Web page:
Learn About the Top Leadership Qualities

Authentic leader talking to employee
••• GettyImages/Caiaimage/John Wildgoose

When it comes to learning about the qualities of great leaders, there are endless lists, articles, books, research studies, and competency models to reference. So many, in fact, that it is overwhelming to anyone aspiring to learn about leadership and how to become a better leader.

To complicate things, leadership is a difficult term to define, much like the concept of strategy. Ask a room full of executives to define both of these terms and you can expect a wide and exciting variety of definitions. 

The common qualities of effective and ineffective leaders

In workshops and breakout sessions, we ask participants to describe the attributes and behaviors of leaders they admire. We also ask them to describe the behavior of leaders they have encountered who they believe have been less than effective. While we strive to avoid using the label lousy leaders for this latter group, those are the ones we are really asking about. 

As you might imagine, the lists that emerge for effective and ineffective leaders are generally consistent from group to group. We know a good leader when we encounter one and we know the lousy leader when they darken our days. 

The key attributes described by program participants for effective leaders include:

  • Treats everyone with respect
  • Actions match words
  • Teaches
  • Challenges us to be our best
  • Coaches
  • Supports our development
  • Communicates constantly
  • Shares the big picture and works with us on the details

The key attributes for those less than effective leaders include:

  • Micromanages 
  • Is arrogant or aloof or both
  • Criticizes without foundation
  • Communicates infrequently and ineffectively
  • Never clarifies the big picture and definitely doesn't work with us

The top ten leadership qualities of effective leaders:

We value the input of these session participants and have factored them into our personal “ten best” list of leadership qualities. Our list is purely opinion and it is based on our ample experience coaching and developing leaders. We are willing to bet it’s pretty darn descriptive of the great leaders that you’ve encountered in your career as well. 

  1. Effective leaders bring out the best in others: Great leaders don’t just get extraordinary results as a result of their own contributions. They have the ability to elevate the performance of everyone around them. They believe that everyone has untapped potential to grow and improve, and give people the confidence to achieve their own goals.
  2. The best leaders inspire with their words and actions: Great leaders have bold visions and audacious goals, but they also have the ability to communicate in a way that inspires others to act. They appeal to people’s emotions, using an image, stories, metaphors, and other ways that move people to action. They involve others in order to give people a sense of ownership and control. And they never ask people to do something that they would not do themselves. 
  1. Great leaders are genuine and authentic: These leaders know who they are and they are not afraid to let others see their core values, their strengths, and their weaknesses. They are transparent and let everyone know in a way that is seen as “real” and genuine.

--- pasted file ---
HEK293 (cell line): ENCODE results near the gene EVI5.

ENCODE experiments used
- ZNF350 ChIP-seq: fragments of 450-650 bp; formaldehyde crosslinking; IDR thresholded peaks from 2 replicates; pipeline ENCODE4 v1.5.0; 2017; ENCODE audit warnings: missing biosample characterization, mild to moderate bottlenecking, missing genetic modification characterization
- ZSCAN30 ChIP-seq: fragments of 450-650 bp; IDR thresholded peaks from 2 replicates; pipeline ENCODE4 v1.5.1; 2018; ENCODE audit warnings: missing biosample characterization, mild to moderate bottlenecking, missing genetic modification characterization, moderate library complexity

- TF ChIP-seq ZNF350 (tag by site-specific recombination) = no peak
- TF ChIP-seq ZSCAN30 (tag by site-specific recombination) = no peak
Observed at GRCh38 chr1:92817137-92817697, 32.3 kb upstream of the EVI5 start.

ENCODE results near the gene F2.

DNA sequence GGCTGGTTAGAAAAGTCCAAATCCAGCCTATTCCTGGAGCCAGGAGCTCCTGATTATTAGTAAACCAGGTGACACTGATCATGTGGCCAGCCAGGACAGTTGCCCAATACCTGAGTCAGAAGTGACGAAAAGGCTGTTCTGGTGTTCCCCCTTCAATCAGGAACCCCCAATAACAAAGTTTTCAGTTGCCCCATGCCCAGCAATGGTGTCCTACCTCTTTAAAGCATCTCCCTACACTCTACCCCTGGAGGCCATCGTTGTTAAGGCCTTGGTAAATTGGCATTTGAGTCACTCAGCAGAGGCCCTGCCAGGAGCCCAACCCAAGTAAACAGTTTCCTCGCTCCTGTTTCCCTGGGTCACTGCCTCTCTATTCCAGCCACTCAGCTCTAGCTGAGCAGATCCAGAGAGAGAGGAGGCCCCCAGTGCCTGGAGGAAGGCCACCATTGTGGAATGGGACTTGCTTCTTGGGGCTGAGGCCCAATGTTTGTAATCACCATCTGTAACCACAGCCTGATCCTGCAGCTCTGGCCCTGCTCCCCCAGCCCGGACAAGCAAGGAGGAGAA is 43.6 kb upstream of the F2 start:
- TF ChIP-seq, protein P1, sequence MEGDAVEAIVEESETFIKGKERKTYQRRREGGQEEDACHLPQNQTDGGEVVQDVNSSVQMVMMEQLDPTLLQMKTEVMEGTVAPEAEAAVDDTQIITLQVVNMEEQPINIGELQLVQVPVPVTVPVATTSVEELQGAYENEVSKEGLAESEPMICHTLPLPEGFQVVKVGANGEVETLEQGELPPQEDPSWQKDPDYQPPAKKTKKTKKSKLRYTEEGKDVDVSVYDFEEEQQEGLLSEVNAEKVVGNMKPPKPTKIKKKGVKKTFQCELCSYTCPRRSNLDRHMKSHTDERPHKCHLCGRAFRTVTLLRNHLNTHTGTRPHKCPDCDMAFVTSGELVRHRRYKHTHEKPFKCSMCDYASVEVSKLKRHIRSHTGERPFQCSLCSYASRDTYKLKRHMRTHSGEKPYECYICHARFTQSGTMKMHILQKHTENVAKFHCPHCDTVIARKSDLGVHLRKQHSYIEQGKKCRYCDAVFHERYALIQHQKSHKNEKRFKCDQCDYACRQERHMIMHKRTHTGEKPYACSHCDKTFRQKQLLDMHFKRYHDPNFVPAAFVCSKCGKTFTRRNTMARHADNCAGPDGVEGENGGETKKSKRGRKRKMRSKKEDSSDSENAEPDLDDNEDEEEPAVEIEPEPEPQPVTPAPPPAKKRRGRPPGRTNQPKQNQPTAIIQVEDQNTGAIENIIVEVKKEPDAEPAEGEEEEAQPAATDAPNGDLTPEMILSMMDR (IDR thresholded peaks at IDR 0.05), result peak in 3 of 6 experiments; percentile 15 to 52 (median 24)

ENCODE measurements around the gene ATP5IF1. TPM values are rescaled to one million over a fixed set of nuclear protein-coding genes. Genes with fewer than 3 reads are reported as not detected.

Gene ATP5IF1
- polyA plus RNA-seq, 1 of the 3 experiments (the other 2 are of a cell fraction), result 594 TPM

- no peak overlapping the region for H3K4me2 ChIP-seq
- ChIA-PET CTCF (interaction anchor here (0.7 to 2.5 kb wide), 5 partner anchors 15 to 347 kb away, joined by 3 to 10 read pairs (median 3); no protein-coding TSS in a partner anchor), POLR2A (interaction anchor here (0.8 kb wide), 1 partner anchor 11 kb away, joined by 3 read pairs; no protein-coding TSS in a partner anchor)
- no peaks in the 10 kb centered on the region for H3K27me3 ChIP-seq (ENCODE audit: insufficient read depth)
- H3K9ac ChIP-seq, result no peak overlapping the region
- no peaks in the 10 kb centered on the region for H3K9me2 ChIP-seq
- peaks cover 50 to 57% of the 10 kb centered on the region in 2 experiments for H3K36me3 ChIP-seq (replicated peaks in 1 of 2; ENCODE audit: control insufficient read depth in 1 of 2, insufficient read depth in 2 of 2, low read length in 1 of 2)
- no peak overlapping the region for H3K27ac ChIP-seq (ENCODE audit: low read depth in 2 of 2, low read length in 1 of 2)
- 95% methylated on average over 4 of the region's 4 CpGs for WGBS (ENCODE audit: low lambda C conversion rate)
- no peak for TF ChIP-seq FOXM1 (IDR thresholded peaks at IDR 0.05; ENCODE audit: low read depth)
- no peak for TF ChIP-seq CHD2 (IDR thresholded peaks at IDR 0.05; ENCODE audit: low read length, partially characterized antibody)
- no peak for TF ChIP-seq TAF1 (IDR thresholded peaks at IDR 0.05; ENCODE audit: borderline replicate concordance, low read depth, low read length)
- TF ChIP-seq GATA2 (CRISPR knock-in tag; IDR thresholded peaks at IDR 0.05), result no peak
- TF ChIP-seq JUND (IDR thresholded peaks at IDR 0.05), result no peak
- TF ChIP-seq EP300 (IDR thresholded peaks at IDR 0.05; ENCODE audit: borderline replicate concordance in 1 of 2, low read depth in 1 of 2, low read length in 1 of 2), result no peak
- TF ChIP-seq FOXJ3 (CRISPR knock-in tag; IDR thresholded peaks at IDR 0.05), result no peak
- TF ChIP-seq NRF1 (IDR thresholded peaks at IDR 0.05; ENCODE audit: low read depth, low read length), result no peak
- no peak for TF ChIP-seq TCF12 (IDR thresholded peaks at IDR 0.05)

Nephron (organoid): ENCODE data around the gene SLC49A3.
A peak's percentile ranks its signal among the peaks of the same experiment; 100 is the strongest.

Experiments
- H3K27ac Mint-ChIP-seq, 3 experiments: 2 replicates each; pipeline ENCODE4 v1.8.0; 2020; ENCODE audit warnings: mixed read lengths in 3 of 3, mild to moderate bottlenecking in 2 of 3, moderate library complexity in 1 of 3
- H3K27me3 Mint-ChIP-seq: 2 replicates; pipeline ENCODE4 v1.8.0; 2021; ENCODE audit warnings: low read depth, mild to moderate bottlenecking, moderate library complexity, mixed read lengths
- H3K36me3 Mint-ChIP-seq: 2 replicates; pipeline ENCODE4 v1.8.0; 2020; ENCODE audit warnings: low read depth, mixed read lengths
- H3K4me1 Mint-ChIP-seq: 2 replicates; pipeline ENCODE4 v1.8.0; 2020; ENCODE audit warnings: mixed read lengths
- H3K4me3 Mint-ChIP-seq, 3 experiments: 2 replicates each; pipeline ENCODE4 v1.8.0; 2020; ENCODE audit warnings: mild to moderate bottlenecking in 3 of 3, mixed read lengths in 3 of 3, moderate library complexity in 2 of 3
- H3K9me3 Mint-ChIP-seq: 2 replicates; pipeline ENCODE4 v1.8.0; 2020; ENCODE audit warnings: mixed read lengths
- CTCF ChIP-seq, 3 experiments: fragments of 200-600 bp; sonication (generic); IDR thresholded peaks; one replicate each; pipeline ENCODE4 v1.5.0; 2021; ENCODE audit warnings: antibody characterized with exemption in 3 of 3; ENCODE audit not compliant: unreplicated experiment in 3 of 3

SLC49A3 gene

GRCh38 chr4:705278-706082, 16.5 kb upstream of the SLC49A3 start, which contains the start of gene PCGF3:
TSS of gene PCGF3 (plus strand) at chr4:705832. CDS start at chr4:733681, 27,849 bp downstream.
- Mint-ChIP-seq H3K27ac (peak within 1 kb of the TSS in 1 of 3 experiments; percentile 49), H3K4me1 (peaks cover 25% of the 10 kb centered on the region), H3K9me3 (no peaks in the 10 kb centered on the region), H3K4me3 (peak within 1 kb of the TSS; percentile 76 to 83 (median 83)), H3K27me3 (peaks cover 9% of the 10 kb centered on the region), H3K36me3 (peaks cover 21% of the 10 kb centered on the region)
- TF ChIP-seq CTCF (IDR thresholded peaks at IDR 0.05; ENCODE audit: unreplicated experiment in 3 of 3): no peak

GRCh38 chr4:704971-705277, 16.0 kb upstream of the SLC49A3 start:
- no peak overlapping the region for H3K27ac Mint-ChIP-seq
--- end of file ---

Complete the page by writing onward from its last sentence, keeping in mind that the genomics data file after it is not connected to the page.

2. Effective leaders have a professional presence: Great leaders have a way of being “in the moment”, both in a group setting (on stage) and in individual interactions. They pay attention, listen, ask great questions, and make everyone feel like there are being heard and valued. When they do speak up, they command attention – everyone pauses and pays attention.
  1. Good leaders can be trusted and they trust others: Effective leaders inspire trust. They say what they mean, mean what they say, and do what they promise to do. They are also trusting of others – not in a naïve way, but they will assume you can be trusted until you prove otherwise.
  2. They preach and practice accountability: The best leaders are accountable to their team members and stakeholders. They admit their own mistakes and they never point fingers or make excuses. They also hold others accountable.
  1. Great leaders drive great results: They set bold visions and audacious goals and armed with a carefully selected group of key performance indicators and metrics, they never take their eyes off the target. They are relentless in achieving goals. They celebrate the successes of their team members and they help everyone feel like winners.
  2. They are positive and confident: Great leaders have the ability to balance optimism, passion, and confidence, without ignoring reality, and letting their confidence turn into hubris. They can also energize others – instead of draining the energy of others around them. They create penguins instead of polar bears.
  1. Effective leaders drive change: While this somewhat overlaps with results-focused and inspiring, they also understand the dynamics of organizational and individual change. They also effectively manage their own reactions to change.
  2. They empower others: Great leaders are comfortable delegating. They push decisions down to the lowest level, and they understand the motivational power of giving people control. They don’t hoard or abuse their power, they give it away freely.

The Bottom Line:

When you have the opportunity to work for a leader who displays the qualities described above, pay close attention and learn. These lessons offer priceless guidance as you strive to grow into the type of leader people describe positively in workshops and seminars!